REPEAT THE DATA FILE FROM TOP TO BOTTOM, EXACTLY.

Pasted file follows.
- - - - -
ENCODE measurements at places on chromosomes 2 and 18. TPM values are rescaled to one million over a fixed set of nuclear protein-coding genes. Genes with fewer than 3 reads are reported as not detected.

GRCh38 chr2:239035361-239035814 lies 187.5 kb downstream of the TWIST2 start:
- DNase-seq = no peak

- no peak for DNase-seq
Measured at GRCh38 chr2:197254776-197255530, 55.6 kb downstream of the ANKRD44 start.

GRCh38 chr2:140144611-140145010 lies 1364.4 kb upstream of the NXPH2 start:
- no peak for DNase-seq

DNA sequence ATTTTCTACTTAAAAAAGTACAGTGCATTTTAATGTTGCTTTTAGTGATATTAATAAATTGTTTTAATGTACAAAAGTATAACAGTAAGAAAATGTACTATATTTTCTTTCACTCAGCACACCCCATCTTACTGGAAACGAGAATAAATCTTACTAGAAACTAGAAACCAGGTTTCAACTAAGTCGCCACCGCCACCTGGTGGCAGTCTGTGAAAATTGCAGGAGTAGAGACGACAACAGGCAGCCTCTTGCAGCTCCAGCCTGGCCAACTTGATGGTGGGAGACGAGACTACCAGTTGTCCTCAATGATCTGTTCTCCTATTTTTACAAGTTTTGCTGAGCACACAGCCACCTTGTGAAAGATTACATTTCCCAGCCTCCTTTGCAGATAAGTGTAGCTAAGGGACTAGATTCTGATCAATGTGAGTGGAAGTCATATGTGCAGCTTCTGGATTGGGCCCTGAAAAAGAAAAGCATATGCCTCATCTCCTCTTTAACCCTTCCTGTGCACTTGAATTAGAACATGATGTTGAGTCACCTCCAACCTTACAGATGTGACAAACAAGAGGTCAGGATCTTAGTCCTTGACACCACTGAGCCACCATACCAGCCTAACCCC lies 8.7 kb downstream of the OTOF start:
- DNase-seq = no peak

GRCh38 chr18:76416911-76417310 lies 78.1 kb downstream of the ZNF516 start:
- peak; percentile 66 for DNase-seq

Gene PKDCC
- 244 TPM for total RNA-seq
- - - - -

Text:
ENCODE measurements at places on chromosomes 2 and 18. TPM values are rescaled to one million over a fixed set of nuclear protein-coding genes. Genes with fewer than 3 reads are reported as not detected.

GRCh38 chr2:239035361-239035814 lies 187.5 kb downstream of the TWIST2 start:
- DNase-seq = no peak

- no peak for DNase-seq
Measured at GRCh38 chr2:197254776-197255530, 55.6 kb downstream of the ANKRD44 start.

GRCh38 chr2:140144611-140145010 lies 1364.4 kb upstream of the NXPH2 start:
- no peak for DNase-seq

DNA sequence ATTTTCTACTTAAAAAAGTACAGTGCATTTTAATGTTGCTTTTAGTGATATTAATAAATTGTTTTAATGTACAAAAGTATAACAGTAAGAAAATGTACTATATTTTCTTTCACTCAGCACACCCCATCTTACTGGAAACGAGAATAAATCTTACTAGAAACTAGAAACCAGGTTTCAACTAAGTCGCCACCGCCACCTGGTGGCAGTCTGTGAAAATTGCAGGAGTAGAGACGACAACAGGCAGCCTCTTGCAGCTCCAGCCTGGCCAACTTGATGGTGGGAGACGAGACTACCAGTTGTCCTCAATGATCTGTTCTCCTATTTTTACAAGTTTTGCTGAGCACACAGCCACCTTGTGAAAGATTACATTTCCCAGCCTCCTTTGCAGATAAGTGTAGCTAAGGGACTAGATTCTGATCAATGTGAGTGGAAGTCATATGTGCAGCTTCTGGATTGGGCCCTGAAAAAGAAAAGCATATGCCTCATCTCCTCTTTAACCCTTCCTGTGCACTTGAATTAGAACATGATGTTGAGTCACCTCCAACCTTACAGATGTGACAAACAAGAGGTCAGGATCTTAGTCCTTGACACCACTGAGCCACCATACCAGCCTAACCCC lies 8.7 kb downstream of the OTOF start:
- DNase-seq = no peak

GRCh38 chr18:76416911-76417310 lies 78.1 kb downstream of the ZNF516 start:
- peak; percentile 66 for DNase-seq

Gene PKDCC
- 244 TPM for total RNA-seq